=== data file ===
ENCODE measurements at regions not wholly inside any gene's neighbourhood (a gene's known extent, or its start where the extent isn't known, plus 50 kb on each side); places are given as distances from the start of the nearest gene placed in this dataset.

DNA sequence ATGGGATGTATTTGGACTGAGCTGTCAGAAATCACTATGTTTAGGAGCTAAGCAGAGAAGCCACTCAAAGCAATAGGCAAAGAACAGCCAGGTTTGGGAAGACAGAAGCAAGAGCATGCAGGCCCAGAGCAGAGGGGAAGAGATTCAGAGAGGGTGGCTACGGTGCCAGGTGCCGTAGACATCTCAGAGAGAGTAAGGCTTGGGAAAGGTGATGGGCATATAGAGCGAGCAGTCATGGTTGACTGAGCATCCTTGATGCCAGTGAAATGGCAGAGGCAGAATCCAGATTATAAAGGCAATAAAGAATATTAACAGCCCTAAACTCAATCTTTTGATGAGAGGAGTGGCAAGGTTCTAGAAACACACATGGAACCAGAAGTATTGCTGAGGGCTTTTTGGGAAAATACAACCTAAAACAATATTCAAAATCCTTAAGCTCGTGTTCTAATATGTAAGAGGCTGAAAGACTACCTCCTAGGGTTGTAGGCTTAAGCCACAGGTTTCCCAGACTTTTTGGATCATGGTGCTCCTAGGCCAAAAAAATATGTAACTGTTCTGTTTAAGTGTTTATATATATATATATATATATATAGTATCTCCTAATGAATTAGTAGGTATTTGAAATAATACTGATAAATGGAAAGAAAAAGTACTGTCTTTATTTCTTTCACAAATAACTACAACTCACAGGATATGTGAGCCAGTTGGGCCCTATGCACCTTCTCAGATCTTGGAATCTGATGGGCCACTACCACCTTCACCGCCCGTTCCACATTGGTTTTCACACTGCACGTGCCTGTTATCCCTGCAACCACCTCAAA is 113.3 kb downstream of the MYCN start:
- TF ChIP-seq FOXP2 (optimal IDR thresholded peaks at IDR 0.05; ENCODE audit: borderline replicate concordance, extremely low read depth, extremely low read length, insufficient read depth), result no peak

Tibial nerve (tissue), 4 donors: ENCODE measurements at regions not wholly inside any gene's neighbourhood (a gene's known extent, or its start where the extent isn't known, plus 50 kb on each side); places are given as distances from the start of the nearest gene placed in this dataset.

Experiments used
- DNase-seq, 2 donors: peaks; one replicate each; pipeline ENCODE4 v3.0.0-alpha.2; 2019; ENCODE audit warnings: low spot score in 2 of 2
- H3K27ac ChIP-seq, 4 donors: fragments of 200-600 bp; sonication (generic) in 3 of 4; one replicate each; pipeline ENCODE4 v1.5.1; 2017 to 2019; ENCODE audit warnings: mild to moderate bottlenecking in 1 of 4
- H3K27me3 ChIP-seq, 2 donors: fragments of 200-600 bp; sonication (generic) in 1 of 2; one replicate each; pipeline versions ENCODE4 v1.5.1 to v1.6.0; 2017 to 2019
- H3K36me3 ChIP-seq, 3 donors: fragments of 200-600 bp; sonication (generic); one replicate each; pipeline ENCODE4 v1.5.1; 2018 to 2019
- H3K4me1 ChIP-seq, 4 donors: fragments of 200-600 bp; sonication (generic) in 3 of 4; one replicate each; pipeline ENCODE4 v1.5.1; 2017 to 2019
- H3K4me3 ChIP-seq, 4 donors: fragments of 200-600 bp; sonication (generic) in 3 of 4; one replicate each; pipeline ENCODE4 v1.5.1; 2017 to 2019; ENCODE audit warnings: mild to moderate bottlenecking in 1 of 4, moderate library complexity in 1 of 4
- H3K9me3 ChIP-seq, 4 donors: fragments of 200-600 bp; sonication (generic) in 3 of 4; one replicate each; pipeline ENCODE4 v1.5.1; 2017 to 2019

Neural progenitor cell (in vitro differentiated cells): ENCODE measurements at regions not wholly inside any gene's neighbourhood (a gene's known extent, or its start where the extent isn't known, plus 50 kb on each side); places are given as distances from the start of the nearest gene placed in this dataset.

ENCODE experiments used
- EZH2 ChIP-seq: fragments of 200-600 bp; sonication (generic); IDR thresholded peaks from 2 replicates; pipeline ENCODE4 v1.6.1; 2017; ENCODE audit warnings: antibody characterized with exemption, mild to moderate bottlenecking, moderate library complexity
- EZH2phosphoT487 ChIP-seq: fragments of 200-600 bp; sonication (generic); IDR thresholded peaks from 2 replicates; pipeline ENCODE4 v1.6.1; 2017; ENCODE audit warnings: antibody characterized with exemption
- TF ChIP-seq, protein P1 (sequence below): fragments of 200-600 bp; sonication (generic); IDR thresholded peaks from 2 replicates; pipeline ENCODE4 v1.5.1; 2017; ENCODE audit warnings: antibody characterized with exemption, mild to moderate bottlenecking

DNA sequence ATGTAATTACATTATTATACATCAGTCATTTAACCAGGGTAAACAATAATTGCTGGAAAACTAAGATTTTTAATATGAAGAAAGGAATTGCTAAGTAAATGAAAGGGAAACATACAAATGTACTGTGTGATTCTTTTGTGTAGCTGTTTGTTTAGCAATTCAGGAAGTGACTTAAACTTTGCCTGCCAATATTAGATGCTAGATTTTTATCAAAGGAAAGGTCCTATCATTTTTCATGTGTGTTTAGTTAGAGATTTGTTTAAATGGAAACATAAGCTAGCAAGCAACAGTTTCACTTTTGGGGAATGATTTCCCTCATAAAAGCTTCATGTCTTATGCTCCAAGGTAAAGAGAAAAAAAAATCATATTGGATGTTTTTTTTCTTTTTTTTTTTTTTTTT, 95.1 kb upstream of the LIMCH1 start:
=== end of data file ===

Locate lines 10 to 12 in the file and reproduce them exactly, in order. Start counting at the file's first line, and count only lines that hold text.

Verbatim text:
- H3K4me1 ChIP-seq, 4 donors: fragments of 200-600 bp; sonication (generic) in 3 of 4; one replicate each; pipeline ENCODE4 v1.5.1; 2017 to 2019
- H3K4me3 ChIP-seq, 4 donors: fragments of 200-600 bp; sonication (generic) in 3 of 4; one replicate each; pipeline ENCODE4 v1.5.1; 2017 to 2019; ENCODE audit warnings: mild to moderate bottlenecking in 1 of 4, moderate library complexity in 1 of 4
- H3K9me3 ChIP-seq, 4 donors: fragments of 200-600 bp; sonication (generic) in 3 of 4; one replicate each; pipeline ENCODE4 v1.5.1; 2017 to 2019